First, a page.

Just When We Got Used to the Old ‘Digital Divide,’ Here Comes the ‘Time-Wasting Gap’
Wasting time last weekend while waiting for Abraham Lincoln: Vampire Killer to start at my local movie theater, I killed a few minutes by destroying the undead in a zombie game I’d downloaded onto my phone. After a few minutes, I looked around at all of the glowing screens in the hands of people seated about me and realized most everyone else was doing the same thing – playing games, checking Facebook, watching YouTube or sending tweets – each person ticking off the spare minutes until the big screen lit up with Honest Abe and his silver axe.
I remembered a time when people used to sit in a semi-darkened theater and just await the previews and feature presentation. Uncomfortably, I realized that maybe I was becoming some sort of zombie who’d joined everyone else in having to occupy my mind at all times with technology. I stuck my phone in my pocket, feeling guilty that I was contributing to a growing problem of technology overload.
Earlier in the day, I’d read an article online in the New York Times that cited a study undertaken by the Children’s Nutrition Research Center at Baylor College of Medicine in Houston, which determined that video games designed to help people exercise more than their thumbs on a game controller didn’t do much to help the legions of sedentary, overweight coach potatoes, young and old. In fact, according to the article, the study found “no evidence that children receiving the active video games were more active in general, or at any time, than children receiving the inactive video games.”
As a seasoned Wii bowler, tennis player and Super Mario Galaxy athlete, I was taken aback when I read the article, so much so that I almost fell off the couch and dropped my giant bowl of potato chips. But I had to concede that there likely was truth in the study.
I was more troubled by another New York Times article that claimed an unexpected side effect of efforts to combat the digital divide has emerged. According to researchers, a concentrated effort to provide computing tools to all Americans has resulted in children spending more time watching videos, playing games and connecting with others on social networking sites.
The researchers call it the “time-wasting gap.”
Redemtech, in conjunction with Connect2Compete (C2C) a national nonprofit organization striving to improve the lives of Americans regardless of age, race, geography, income or education level using technology to access educational content, has been demonstrating through GoodPC its commitment to providing low-cost refurbished computers that will be used to help young people gain knowledge and older Americans to advance their careers. Together with our partners, we’re trying to close the digital divide. Now it seems we have another gap to contend with.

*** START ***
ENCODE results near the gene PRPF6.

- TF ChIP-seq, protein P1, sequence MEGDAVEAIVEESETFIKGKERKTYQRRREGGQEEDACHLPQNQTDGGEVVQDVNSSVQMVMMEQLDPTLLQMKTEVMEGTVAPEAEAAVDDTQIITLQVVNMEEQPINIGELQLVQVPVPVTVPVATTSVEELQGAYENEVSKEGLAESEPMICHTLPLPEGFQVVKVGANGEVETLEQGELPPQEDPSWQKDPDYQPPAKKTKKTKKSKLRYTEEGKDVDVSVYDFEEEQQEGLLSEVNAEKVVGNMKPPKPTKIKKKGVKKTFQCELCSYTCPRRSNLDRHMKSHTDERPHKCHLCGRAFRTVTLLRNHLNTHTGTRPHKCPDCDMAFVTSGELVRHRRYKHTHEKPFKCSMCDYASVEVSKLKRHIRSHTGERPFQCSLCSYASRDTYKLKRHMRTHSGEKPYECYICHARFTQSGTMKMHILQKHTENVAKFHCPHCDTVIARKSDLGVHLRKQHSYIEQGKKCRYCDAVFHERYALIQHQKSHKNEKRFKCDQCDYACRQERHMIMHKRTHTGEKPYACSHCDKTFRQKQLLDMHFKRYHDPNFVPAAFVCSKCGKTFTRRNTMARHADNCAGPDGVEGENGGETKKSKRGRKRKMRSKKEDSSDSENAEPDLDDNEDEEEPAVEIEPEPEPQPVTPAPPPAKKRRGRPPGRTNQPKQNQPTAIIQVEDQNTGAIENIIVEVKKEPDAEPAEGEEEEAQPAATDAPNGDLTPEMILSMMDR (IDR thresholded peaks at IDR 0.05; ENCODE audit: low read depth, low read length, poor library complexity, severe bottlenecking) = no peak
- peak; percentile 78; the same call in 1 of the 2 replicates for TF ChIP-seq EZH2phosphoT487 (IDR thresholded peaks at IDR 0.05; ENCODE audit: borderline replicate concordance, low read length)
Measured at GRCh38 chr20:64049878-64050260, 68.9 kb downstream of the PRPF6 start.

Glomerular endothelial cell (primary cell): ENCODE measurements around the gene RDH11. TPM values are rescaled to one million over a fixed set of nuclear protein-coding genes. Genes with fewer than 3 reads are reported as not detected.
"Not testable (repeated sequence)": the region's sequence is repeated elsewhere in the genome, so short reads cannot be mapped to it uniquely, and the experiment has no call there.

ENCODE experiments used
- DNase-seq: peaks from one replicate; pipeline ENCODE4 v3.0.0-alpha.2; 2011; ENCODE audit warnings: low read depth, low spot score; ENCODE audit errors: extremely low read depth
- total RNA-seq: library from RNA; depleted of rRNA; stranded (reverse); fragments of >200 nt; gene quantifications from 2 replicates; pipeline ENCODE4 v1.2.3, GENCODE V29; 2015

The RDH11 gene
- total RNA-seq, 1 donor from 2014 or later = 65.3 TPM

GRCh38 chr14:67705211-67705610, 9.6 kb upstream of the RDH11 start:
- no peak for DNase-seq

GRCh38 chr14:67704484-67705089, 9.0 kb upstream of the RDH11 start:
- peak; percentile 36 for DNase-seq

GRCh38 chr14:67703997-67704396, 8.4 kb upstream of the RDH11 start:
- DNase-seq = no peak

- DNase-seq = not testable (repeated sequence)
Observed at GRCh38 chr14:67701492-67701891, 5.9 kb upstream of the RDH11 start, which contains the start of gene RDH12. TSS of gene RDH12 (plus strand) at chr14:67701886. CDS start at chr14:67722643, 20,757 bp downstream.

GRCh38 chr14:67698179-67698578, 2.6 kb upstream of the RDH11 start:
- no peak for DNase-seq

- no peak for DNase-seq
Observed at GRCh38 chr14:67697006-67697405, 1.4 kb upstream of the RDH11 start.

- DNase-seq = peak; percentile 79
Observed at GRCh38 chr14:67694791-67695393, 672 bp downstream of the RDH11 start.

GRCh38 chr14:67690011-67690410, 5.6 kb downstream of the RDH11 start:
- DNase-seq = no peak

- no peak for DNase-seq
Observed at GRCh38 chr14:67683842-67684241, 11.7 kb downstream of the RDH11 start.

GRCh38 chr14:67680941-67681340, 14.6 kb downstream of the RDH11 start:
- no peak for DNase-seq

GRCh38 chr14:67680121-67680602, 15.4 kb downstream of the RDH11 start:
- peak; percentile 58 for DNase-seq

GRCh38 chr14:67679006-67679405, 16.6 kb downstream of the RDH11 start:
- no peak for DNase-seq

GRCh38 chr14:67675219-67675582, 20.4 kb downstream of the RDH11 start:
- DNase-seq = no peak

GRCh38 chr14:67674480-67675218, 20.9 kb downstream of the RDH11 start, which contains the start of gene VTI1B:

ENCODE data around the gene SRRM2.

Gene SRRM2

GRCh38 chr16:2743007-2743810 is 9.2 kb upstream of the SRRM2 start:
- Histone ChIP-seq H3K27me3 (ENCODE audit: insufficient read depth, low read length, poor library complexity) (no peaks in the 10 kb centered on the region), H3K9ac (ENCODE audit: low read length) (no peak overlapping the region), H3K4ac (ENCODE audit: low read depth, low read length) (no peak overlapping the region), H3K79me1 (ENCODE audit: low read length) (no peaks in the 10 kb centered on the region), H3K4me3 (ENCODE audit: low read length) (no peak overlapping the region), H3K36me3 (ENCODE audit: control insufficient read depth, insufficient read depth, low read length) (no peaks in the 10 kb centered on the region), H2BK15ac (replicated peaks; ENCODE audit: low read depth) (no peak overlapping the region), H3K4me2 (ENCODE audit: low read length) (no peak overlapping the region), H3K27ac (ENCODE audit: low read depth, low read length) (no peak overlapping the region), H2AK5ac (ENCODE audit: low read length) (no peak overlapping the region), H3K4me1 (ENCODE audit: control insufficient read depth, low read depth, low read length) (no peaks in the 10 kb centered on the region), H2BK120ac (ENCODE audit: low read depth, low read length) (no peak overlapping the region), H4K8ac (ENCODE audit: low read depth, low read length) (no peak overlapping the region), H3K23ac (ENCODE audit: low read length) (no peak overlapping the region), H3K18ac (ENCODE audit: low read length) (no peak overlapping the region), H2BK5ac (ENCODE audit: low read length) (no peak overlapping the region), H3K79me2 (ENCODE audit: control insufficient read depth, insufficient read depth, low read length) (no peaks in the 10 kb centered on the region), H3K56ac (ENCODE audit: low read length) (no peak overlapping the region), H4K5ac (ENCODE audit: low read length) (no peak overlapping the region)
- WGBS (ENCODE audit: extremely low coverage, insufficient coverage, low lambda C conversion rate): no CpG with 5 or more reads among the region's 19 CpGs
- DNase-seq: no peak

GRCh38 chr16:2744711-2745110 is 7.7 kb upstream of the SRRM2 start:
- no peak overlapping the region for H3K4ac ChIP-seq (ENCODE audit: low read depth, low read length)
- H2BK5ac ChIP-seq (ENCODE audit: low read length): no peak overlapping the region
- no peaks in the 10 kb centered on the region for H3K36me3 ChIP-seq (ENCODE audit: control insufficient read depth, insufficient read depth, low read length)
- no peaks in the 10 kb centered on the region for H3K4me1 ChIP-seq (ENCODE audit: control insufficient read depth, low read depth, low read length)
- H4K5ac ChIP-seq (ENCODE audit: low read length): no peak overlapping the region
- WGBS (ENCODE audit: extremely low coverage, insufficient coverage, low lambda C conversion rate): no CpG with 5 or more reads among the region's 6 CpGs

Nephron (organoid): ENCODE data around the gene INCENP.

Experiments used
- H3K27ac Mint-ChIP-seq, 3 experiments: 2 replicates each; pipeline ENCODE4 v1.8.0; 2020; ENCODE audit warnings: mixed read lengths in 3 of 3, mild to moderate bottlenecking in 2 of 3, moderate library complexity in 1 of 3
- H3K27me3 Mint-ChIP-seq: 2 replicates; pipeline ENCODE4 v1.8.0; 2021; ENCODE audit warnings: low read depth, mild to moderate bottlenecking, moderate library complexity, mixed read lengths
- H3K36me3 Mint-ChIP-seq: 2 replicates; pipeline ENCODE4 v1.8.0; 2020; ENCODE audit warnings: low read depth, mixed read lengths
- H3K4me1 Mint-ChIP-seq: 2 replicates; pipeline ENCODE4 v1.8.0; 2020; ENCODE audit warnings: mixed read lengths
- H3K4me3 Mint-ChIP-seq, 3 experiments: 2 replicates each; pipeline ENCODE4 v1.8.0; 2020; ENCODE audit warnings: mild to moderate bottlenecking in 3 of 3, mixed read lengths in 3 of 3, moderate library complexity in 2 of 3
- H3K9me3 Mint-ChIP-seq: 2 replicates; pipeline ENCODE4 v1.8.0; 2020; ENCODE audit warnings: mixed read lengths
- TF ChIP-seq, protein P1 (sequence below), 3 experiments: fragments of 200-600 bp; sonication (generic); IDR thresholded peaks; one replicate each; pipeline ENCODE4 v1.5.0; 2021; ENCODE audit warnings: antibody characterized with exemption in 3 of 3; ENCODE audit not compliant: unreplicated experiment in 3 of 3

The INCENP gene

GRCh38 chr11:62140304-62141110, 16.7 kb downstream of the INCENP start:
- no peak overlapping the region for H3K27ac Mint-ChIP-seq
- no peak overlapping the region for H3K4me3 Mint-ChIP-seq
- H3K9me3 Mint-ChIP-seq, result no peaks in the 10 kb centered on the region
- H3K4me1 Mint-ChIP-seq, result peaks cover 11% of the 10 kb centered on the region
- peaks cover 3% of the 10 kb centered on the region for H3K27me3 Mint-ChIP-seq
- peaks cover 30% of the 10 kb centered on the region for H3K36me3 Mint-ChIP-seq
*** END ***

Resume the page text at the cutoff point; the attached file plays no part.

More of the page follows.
As Lindsay Shanahan, Director of Serious Good, described in a recent blog, Redemtech is helping C2C to pilot a program with 39,000 students in 56 schools in California with discounted computer offerings for eligible families. The emphasis of this program, which is supported by the Federal Communications Commission (FCC), is to help people currently unable to access technology with the means to do so. According to the New York Times article, the new divide is such a cause of concern for the FCC that the agency is considering the creation of a digital literacy corps; a group of hundreds, even thousands, of trainers who would go to schools and libraries to teach productive uses of computers for parents, students and job seekers.
“Digital literacy is so important,” said FCC Chairman Julius Genachowski, adding that bridging the digital divide now also means “giving parents and students the tools and know-how to use technology for education and job-skills training.”
It’s been our experience that the people in programs such as our partnership with Habitat for Humanity and C2C who are in need of computers readily accept the responsibility for using the technology to improve their lives. We believe every American deserves the same opportunities to utilize technology for educational, work-related and even leisure activities.
Judging from what I observe in various public settings ranging from movie theaters and shopping malls to city parks and public libraries, wasting time with technology is not limited to any specific demographic. It almost seems universal. And it underlines for me a greater need for adults to monitor what our kids are doing on their computers and phones, and maybe set some examples.